Graduates of foreign law schools who have completed the requirements for a Master of Laws (LL.M.) degree at the University of Miami School of Law and who are admitted to the J.D. Program may be awarded up to 29 advanced standing credits for law courses taken in the degree granting foreign law school. In addition, if they compile a strong record in their LL.M. coursework and meet the program's requirements, they may forego receiving the LL.M. degree and transfer most of the credits earned during the LL.M. Program towards the J.D. degree, thereby earning the J.D. in two years or two years plus one summer.
Graduates of foreign law schools who have earned a graduate law degree from an A.B.A.-accredited U.S. law school other than the University of Miami School of Law may be awarded up to a maximum of 29 advanced standing credits for law courses taken in the degree granting foreign law school. Although these applicants will not receive credit towards the J.D. for the coursework undertaken at the U.S. law school, the coursework may affect their admissibility and the number of advanced standing credits to be awarded for their foreign law degree.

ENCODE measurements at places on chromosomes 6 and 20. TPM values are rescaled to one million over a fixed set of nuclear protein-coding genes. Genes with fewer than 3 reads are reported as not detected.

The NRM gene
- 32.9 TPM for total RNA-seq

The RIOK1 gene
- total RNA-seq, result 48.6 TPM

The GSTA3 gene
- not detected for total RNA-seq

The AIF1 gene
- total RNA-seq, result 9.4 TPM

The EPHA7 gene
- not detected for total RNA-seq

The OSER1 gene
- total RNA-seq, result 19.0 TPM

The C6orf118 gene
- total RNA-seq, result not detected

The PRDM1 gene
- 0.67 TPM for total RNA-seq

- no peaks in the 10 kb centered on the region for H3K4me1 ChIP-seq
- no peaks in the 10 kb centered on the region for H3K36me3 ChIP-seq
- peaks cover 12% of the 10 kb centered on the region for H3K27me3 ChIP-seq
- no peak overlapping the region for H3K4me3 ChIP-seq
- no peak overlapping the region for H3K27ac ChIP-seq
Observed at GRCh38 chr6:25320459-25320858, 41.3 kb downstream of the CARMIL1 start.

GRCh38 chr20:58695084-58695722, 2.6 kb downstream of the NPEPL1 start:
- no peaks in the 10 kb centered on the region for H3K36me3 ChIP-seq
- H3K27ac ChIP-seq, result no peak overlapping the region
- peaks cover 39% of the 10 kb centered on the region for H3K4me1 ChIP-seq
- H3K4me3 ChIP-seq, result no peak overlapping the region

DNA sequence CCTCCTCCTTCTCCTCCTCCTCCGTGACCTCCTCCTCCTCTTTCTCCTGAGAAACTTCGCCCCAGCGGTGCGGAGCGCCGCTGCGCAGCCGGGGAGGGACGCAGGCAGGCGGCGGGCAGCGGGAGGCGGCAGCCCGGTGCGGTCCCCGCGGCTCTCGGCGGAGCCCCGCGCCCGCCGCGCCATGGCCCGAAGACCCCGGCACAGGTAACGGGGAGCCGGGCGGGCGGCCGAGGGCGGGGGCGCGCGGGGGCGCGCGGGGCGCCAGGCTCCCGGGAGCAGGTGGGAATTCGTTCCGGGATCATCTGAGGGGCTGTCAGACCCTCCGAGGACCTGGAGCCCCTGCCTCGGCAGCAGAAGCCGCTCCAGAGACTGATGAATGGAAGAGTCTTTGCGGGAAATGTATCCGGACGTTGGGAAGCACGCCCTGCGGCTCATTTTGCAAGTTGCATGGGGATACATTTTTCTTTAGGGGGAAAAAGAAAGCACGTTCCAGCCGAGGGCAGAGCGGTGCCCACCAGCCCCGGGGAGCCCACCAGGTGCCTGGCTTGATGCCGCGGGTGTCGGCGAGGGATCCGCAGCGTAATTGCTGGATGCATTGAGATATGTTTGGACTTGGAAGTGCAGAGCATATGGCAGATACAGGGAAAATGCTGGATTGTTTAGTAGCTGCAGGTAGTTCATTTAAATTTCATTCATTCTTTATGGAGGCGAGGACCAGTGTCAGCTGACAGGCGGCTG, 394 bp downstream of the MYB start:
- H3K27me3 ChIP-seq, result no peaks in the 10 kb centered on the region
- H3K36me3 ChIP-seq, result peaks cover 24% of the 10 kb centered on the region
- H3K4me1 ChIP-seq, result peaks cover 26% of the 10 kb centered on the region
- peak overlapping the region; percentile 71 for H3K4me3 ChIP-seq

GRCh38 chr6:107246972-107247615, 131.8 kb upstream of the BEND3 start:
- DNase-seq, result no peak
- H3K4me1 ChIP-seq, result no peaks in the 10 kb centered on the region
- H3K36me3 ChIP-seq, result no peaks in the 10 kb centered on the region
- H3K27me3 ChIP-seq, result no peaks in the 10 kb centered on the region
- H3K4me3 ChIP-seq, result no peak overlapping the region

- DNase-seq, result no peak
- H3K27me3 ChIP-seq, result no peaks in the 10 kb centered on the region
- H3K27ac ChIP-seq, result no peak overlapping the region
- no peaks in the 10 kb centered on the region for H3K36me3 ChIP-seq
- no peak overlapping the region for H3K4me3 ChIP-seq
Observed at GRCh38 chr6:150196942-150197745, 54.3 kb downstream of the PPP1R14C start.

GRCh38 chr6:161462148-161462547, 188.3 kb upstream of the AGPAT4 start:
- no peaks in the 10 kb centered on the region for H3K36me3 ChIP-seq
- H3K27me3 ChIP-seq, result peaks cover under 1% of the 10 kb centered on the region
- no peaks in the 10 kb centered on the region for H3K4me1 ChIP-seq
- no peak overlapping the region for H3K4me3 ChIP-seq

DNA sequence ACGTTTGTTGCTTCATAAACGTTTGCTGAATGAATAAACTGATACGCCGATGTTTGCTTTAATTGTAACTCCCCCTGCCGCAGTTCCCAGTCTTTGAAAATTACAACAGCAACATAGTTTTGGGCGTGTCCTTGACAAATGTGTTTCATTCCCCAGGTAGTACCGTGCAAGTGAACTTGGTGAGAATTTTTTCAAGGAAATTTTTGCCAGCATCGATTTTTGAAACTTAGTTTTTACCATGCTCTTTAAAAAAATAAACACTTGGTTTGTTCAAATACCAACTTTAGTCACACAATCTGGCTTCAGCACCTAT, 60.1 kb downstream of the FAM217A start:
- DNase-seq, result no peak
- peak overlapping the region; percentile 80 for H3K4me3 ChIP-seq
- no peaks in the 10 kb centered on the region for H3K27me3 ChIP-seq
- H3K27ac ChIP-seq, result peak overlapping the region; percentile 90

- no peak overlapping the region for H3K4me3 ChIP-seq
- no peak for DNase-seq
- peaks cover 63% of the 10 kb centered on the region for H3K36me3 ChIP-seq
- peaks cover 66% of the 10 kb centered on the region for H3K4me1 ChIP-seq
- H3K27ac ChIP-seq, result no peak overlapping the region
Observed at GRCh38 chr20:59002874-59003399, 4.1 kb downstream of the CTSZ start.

Graduates of foreign law schools who have not earned a graduate law degree from a U.S. law school may be awarded up to a maximum of 29 advanced standing credits towards the J.D. degree for law courses taken in the degree granting foreign law school. Graduates of civil law schools generally will not be awarded as many advanced standing credits as will graduates of common law schools.
It is your responsibility to contact the Board of Bar Examiners of the state in which you desire to practice law to determine whether the foreign degree you received will entitle you to sit for that state's bar examination. You may access this information here.